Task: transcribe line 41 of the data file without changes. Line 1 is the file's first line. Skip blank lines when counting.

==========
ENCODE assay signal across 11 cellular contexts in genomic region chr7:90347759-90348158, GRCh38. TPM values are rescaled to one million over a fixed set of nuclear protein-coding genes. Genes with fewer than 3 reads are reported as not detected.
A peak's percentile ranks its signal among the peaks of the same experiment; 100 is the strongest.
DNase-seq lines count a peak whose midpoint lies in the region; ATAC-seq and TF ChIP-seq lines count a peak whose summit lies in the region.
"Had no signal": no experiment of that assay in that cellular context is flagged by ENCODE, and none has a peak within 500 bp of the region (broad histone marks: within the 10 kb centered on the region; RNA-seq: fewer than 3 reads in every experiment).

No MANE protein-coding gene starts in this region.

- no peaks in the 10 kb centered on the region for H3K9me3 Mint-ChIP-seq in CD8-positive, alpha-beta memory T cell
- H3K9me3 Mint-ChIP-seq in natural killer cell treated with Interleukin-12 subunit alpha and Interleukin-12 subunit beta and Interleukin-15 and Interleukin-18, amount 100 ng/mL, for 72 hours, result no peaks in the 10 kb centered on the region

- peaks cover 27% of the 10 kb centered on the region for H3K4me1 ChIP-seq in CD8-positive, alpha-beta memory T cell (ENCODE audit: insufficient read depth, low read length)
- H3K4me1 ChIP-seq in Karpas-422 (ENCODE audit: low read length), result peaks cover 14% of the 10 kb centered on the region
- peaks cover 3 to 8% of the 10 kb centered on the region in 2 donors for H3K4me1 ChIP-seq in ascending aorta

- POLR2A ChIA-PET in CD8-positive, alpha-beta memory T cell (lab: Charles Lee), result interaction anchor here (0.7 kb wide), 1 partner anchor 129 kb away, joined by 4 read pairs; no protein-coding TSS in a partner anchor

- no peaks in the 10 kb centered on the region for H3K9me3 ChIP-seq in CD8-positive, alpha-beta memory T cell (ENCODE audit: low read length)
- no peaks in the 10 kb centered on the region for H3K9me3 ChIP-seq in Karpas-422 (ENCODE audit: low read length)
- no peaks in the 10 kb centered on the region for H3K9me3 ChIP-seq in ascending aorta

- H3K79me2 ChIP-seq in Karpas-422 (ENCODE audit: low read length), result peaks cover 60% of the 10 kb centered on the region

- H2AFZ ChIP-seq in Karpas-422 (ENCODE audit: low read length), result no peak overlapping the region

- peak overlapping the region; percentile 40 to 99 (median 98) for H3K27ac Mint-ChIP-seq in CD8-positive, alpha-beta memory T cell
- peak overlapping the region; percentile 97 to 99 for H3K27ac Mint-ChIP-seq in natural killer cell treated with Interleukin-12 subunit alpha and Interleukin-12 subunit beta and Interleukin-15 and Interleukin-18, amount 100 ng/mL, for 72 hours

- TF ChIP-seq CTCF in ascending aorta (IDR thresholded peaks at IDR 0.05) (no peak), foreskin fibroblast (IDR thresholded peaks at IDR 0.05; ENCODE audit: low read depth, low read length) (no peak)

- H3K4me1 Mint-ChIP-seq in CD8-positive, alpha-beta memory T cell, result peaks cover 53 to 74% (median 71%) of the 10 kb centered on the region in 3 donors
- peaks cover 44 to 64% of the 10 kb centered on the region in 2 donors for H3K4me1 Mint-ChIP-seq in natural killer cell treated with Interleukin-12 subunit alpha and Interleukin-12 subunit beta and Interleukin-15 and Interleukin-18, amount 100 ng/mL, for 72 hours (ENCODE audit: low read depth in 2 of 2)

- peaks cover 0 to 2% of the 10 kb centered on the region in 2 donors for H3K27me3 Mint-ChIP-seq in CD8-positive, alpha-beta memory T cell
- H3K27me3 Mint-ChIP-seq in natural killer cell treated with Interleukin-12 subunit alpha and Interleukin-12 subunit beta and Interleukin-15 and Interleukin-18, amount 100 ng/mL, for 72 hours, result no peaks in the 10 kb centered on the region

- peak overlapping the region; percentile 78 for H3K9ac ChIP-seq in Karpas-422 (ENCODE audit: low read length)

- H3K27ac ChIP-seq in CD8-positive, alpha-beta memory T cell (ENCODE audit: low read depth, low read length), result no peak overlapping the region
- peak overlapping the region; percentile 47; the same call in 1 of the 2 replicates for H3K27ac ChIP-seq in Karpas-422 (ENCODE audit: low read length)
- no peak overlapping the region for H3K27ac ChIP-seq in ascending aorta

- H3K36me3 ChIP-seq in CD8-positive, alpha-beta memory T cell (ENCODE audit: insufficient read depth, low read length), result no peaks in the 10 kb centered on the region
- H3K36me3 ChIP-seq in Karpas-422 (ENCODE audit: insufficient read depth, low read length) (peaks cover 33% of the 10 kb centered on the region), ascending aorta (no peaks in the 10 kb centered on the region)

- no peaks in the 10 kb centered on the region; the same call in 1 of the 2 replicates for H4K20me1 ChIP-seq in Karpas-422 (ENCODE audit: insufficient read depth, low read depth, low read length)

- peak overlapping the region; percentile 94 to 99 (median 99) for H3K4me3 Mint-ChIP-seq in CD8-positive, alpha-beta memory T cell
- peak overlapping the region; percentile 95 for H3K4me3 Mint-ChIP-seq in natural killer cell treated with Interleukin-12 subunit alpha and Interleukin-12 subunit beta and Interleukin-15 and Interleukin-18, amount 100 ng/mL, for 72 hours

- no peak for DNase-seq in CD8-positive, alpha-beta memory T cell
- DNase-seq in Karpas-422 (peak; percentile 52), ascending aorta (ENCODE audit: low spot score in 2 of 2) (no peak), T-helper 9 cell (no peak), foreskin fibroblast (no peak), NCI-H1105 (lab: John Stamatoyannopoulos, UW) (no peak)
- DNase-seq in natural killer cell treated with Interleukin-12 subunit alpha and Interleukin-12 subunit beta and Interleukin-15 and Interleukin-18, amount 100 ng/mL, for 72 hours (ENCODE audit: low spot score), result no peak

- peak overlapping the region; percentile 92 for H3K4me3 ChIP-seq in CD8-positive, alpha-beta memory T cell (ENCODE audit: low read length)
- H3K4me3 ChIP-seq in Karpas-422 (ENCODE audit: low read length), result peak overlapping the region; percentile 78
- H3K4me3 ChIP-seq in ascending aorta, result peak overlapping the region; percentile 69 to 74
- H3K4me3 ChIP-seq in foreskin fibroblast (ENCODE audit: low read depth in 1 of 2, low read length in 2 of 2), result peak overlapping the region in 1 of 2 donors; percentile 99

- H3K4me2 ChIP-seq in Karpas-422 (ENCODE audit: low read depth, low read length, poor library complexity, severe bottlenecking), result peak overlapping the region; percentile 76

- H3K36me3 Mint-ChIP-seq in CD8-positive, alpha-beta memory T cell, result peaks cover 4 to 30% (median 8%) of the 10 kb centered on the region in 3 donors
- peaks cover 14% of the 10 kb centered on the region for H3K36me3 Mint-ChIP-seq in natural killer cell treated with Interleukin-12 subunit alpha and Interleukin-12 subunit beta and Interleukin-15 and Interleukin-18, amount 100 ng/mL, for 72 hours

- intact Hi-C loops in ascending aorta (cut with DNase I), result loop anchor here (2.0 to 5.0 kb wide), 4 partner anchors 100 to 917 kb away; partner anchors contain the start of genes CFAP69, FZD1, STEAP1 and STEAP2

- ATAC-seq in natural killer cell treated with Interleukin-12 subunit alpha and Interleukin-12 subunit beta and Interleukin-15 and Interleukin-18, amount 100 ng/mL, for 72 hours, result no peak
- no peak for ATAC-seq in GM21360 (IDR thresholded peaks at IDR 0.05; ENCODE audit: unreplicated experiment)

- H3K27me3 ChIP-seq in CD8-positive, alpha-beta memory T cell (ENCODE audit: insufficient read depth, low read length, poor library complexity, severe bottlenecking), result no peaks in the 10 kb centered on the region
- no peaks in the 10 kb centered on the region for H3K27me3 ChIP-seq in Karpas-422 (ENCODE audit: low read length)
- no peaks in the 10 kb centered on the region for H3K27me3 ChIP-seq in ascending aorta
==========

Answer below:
- H3K36me3 Mint-ChIP-seq in CD8-positive, alpha-beta memory T cell, result peaks cover 4 to 30% (median 8%) of the 10 kb centered on the region in 3 donors